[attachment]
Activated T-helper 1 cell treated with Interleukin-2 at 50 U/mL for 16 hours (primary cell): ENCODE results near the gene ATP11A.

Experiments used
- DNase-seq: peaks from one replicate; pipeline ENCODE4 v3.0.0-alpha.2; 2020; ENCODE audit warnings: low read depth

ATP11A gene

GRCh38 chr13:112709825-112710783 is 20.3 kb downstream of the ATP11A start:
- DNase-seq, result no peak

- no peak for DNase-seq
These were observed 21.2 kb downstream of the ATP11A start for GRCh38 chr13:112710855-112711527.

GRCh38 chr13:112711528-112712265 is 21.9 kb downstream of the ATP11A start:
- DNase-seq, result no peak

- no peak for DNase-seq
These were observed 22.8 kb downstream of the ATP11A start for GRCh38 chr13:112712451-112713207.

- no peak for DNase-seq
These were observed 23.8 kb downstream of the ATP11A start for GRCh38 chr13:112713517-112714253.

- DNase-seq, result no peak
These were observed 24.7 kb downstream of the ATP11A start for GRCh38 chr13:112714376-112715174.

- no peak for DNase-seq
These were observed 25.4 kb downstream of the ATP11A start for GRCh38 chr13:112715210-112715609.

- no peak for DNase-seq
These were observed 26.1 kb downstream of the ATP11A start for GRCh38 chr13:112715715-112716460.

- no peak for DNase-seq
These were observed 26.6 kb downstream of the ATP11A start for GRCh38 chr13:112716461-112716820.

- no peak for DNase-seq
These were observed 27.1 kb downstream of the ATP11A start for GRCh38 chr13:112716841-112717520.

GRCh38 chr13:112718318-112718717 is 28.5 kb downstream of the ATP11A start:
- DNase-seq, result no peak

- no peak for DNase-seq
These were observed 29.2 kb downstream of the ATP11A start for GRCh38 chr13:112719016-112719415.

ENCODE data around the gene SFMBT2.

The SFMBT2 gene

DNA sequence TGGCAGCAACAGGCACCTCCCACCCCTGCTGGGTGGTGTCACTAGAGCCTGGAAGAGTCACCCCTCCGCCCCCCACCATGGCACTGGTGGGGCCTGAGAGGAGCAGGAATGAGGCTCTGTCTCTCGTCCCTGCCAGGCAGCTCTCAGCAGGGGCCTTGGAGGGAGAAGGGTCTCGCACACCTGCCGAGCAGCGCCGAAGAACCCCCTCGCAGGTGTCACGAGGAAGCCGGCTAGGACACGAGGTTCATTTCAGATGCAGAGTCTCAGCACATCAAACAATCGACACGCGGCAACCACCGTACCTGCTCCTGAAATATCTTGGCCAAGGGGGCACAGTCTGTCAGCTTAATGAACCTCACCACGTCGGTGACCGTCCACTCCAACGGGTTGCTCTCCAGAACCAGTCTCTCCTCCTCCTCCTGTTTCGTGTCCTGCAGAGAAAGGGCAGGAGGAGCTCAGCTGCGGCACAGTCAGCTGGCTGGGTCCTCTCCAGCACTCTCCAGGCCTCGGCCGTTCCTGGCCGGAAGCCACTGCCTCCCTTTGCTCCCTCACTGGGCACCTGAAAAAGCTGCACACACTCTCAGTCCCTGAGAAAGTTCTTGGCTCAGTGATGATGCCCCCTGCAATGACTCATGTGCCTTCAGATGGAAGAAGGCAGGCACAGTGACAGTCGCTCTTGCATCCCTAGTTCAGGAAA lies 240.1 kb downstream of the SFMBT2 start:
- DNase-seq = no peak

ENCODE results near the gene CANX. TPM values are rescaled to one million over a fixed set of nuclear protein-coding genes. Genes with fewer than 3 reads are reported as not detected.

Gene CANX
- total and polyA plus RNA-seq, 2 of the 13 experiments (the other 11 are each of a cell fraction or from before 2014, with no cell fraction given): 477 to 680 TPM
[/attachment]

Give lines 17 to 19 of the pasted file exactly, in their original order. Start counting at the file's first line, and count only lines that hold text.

- no peak for DNase-seq
These were observed 25.4 kb downstream of the ATP11A start for GRCh38 chr13:112715210-112715609.

- no peak for DNase-seq